So, to recap, the very first SEO professionals were doing little more than stuffing keywords (remember when white text on white backgrounds was the norm?) and farming links to desolate directories with .ru and .io domain suffixes.
SEO Was a Zero Sum Game
That kind of SEO (what we now call black-hat SEO or bad-practice SEO) was self-defeating. As soon as one page started employing those tactics, any competing page would be pushed to do the same, in a process of mutual escalation. When you add the monetization from ad revenue or from conversions, the pressure was even greater.
And on the other hand, it wouldn’t take long for a prospective user to get wise to the situation and avoid the worst offenders. I remember, in grade school, taking as a rule of thumb that I would skip the first three or four results for any query, because the spam rose to the top like froth, and you had to skim it off to find anything useful. The spammy practices that made up SEO were, themselves, enough to drive off traffic, and Google was losing face in the process.
There are three major groups when it comes to digital marketing, or really to the internet in general. First, content providers. These are the sites themselves, or the things that users engage with. Second, users. These are the people who visit different pages and engage with various pieces of content. And third, a larger group, the facilitators. These are digital marketing agencies, SEO professionals, search engines, and even ad networks. The digital ecosystem only flourishes when all three of those systems work in harmony.
Users are savvy, and won’t stay long on a page that doesn’t deserve to hold their attention. No amount of conniving to force thin content to the top of the SERPs will change that. Google has too much invested in user trust to stand for abuses of their system (and they’ve developed strong countermeasures for black-hat SEO tactics) and digital marketing agencies will only be able to demonstrate lasting successes if they’re doing the right kind of SEO.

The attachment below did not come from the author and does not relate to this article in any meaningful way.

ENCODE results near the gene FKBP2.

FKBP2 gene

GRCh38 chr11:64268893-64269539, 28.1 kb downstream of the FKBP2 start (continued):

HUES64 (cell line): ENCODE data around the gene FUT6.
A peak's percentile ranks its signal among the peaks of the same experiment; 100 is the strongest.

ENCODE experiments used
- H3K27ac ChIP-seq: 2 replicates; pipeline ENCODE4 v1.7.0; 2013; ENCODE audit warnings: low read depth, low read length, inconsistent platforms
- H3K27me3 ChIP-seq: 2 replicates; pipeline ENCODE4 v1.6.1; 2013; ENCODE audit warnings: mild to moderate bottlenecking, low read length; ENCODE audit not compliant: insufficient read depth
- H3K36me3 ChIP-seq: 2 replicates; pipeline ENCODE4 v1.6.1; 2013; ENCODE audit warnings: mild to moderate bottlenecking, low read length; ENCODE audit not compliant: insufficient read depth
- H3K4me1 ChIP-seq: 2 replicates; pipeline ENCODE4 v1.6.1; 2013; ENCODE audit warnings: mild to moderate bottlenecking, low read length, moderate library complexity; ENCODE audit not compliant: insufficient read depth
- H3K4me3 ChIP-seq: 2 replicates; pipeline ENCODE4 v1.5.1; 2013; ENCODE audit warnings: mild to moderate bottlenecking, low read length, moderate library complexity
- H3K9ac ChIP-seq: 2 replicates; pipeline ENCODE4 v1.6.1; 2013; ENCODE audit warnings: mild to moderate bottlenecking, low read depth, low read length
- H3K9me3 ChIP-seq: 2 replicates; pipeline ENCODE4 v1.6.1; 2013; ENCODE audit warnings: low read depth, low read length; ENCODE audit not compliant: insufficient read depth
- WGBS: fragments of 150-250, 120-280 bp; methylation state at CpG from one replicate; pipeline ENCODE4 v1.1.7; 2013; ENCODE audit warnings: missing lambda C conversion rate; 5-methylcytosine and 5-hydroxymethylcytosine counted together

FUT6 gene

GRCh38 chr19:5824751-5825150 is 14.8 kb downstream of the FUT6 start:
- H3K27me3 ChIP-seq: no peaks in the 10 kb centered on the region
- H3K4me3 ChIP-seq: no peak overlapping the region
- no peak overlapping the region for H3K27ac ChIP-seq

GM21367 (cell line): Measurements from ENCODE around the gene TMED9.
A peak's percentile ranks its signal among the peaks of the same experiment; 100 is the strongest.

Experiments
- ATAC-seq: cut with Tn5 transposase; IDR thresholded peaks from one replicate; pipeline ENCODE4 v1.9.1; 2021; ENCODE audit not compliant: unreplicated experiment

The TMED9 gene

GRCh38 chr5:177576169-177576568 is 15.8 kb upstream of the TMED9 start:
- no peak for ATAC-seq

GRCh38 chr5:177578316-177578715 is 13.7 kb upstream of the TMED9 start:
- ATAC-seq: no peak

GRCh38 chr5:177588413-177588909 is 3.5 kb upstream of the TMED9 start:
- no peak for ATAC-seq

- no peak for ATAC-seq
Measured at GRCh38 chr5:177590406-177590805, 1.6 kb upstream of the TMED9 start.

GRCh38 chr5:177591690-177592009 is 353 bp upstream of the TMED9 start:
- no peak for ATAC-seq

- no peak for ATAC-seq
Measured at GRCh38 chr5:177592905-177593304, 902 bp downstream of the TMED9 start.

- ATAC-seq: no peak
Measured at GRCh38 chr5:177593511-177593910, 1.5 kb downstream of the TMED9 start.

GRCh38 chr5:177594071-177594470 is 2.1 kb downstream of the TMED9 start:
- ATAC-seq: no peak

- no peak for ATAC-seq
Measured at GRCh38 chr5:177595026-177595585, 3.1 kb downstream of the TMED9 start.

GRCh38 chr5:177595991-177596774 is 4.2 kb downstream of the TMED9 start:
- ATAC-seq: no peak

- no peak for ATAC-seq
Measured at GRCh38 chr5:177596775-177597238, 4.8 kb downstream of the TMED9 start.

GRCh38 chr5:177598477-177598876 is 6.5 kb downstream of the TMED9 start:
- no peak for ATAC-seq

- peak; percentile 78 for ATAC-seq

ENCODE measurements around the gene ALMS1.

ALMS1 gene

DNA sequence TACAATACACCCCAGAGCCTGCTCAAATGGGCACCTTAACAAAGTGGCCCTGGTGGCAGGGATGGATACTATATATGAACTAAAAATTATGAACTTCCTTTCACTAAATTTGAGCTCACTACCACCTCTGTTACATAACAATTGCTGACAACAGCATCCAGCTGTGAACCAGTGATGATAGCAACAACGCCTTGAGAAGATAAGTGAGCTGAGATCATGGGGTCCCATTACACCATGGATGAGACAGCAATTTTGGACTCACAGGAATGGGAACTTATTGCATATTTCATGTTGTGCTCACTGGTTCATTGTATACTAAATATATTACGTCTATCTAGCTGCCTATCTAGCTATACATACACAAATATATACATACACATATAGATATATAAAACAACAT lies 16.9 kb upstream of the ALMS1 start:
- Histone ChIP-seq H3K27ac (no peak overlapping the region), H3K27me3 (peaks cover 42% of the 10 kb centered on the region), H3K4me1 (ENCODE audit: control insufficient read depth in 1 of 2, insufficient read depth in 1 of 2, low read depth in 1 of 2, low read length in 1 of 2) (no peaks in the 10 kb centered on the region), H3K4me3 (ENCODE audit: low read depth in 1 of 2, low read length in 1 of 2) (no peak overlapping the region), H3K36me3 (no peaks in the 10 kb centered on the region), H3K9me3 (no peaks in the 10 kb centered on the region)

Black-hat SEO might be enough to get a temporary boost in raw traffic, but it won’t lead to an increase in conversions, and your bounce rate will skyrocket. Any short-term growth will falter soon after, and you’ll have ruined your online reputation in the bargain. It’s like biting the hand that feeds.
White-hat SEO, on the other hand, is a way of building lasting growth, building trust, and supporting the digital systems we all depend on. That’s why responsible digital marketing agencies like ours are working every day to reshape the perception, and the practice, of SEO.
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SEO / Analytics Manager at Colibri Digital Marketing
Andrew lives in Ontario, Canada, with his wife, daughter, and two rabbits. If he’s not at his desk, there’s a good chance he’s reading, hiking, or cooking. An aspiring writer, he’s been with Colibri Digital Marketing since 2016.
Originally published at colibridigitalmarketing.com on October 7, 2017.